McGrath gets pub licence for new venue
TV’S MASTERCHEF judge Dylan McGrath was yesterday granted a full public house drinks licence for his new €1.4 million restaurant on Fade Street, Dublin.
Objections to the Circuit Civil Court granting the seven-day licence, which allows the sale of pints and shorts as well as wine, had been led by nightclub entrepreneur John Reynolds, owner of the neighbouring Market Bar.
In granting the licence yesterday Judge Matthew Deery said he accepted the word of Mr McGrath that he was first and foremost a restaurateur and had no intention of running his restaurant, known as Fade Street Social, as a public house.
Judge Deery told Constance Cassidy SC he accepted that plans presented to the court when the premises had been granted a declaratory order two years ago had not been materially changed since. He said there had been no significant change to the exterior of the former bacon-curing factory, which is in an architecturally protected area.
Judge Deery told Ms Cassidy, who appeared with Michael McGrath, that while there were five bars within the premises, none of them had a cash register, and drinks and food would be charged on a joint tab. The judge said it was significant that at no stage of the planning or licensing procedure had there been any objection by An Garda or by the fire authority, and the objectors, consisting of four bar and restaurant owners, had not lodged objections at the initial stages.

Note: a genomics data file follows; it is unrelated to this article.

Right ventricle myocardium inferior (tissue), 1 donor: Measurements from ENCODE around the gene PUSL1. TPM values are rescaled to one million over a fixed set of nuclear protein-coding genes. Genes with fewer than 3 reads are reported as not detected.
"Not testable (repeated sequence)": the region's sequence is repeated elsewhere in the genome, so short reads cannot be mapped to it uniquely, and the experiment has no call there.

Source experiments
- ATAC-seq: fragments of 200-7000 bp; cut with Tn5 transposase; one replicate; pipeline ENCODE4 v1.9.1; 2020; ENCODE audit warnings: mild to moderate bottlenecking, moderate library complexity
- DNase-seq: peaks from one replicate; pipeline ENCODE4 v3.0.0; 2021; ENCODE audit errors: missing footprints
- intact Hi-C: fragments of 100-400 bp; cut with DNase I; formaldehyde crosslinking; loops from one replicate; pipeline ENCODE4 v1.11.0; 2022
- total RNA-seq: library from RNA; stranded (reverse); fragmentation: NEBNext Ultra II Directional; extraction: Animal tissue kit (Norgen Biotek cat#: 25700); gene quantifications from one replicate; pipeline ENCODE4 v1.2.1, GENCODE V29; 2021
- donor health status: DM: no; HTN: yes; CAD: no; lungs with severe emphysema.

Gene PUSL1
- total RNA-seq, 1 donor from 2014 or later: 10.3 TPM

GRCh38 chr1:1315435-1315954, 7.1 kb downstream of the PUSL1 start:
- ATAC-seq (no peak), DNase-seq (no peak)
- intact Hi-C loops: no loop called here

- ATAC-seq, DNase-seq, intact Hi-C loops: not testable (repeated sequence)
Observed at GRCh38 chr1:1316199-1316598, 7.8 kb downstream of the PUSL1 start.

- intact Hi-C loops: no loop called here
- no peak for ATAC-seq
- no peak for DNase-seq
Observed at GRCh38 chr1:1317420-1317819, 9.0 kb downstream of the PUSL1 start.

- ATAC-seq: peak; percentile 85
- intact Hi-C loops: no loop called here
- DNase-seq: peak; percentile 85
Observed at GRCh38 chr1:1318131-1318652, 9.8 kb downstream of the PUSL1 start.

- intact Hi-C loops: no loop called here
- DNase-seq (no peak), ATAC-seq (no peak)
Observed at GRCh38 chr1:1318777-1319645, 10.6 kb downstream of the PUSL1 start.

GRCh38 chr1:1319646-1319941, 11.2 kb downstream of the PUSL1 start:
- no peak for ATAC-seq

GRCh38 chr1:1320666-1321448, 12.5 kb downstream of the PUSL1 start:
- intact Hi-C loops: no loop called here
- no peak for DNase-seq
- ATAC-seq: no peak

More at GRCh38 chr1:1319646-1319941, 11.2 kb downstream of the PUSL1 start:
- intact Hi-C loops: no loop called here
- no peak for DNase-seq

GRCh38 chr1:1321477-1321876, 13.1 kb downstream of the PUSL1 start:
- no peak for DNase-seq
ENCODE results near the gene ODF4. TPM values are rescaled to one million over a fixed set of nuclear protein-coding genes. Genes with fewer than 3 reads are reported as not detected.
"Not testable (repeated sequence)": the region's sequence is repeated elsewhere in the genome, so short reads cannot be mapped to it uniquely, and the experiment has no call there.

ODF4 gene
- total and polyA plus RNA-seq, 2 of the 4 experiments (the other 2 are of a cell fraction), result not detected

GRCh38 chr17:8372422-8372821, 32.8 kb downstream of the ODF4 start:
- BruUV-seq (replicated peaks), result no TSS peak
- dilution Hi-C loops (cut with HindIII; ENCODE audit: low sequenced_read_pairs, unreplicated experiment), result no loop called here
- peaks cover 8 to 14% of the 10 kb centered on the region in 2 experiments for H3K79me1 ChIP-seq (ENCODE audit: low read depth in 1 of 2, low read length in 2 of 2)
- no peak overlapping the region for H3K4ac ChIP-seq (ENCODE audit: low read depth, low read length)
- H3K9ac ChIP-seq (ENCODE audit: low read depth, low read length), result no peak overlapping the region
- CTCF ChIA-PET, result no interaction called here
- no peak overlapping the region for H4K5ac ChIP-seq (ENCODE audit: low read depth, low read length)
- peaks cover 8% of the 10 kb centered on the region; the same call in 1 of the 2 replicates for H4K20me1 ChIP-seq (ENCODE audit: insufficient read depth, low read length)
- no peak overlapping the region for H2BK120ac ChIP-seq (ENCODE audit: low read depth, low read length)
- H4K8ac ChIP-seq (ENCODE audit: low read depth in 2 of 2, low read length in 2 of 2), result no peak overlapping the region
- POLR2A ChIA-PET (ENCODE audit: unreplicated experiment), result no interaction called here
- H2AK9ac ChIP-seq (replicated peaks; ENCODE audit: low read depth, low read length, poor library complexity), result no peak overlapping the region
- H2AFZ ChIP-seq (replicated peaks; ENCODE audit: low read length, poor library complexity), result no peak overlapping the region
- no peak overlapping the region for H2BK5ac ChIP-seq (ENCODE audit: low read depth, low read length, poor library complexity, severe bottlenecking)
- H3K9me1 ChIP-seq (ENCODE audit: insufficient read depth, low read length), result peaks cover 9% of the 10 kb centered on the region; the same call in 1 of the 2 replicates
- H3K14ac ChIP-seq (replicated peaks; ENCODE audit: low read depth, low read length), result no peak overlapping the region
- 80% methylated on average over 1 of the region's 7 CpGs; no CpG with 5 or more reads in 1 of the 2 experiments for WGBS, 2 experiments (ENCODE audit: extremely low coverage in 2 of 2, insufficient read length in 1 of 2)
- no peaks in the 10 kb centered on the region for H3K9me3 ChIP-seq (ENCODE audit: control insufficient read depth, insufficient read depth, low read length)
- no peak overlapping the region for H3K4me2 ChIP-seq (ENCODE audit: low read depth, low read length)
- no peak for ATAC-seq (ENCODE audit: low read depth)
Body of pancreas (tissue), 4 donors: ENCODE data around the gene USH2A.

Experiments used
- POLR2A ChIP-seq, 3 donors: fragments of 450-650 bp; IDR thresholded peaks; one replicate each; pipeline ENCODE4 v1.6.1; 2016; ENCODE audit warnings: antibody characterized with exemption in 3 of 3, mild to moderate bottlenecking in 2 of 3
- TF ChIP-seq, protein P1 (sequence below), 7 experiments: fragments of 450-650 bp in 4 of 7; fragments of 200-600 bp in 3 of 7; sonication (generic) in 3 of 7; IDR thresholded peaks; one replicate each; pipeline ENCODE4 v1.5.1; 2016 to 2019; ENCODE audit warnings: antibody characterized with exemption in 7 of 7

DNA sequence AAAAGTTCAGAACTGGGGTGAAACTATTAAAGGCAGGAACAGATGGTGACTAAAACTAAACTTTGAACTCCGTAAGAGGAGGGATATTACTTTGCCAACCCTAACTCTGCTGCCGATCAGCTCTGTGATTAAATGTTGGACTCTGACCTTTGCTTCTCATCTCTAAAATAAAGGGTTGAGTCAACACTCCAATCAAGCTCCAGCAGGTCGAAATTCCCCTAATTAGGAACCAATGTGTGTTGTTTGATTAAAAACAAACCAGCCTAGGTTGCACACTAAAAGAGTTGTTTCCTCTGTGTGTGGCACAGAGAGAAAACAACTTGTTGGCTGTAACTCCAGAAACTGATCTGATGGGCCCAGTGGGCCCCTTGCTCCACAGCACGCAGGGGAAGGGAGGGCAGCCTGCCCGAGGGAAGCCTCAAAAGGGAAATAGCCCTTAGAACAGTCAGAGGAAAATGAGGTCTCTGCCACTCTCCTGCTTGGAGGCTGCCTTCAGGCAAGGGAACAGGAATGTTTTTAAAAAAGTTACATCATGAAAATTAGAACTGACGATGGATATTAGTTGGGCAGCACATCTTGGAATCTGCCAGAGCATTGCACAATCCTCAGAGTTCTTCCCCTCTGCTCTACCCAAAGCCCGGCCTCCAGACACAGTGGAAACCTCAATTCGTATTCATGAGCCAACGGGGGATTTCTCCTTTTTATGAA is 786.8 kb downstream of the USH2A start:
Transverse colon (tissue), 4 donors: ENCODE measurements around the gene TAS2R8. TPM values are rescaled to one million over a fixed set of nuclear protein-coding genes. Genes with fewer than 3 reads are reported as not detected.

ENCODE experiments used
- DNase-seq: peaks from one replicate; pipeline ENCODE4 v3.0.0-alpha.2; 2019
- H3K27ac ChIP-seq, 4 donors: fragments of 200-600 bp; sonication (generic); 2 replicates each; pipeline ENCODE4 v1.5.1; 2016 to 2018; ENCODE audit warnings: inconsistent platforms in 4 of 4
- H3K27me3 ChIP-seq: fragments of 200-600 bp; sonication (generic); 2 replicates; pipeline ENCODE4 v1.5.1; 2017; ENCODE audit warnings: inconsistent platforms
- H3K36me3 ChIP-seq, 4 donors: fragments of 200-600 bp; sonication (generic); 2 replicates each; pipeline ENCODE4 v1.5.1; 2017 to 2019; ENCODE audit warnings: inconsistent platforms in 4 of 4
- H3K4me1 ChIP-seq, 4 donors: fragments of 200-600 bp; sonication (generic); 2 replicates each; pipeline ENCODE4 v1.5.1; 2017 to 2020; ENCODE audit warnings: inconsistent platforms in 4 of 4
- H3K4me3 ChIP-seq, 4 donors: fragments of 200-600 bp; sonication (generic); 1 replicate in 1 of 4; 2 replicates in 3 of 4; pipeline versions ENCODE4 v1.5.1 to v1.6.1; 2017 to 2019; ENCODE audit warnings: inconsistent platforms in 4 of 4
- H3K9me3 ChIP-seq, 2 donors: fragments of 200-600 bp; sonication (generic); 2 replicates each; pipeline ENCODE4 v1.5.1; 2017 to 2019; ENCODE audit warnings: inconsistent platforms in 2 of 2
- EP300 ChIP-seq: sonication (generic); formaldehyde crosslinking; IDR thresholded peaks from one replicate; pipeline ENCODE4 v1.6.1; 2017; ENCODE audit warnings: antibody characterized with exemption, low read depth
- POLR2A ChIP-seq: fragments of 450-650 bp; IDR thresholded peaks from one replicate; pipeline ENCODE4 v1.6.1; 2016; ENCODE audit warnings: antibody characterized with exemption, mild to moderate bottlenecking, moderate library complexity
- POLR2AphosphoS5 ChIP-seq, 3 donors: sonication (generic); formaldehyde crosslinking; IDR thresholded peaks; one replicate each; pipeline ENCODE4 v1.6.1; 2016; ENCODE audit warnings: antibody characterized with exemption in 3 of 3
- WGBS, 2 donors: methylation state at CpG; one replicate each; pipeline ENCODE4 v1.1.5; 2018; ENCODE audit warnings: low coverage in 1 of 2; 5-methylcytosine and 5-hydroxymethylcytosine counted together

After Judge Deery’s reserved judgment Mr McGrath, joint owner of Prime Steak Restaurant 2012, which owns the restaurant, said he was delighted.
He said he held no ill-feeling towards Mr Reynolds, who had been described as leading the quartet of objectors.
“Business is business,” he said.
Mr McGrath said there had been a “soft opening” of the restaurant at the weekend but he was planning to have it fully open by tomorrow night.
Ms Cassidy asked the court to make an order granting the full seven-day public house licence and adjourn the matter of legal costs until next week.
Mr McGrath had told the court he felt the restaurant would fail if he tried to run it just as a pub.
He wanted to take advantage of his name and reputation and would employ about 60 people, including 25 chefs, who would operate in teams of seven or eight.
He said he had five bars built into Fade Street Social but they would be used as service and dining bars where customers could sit on stools to have food and drinks as well as at tables.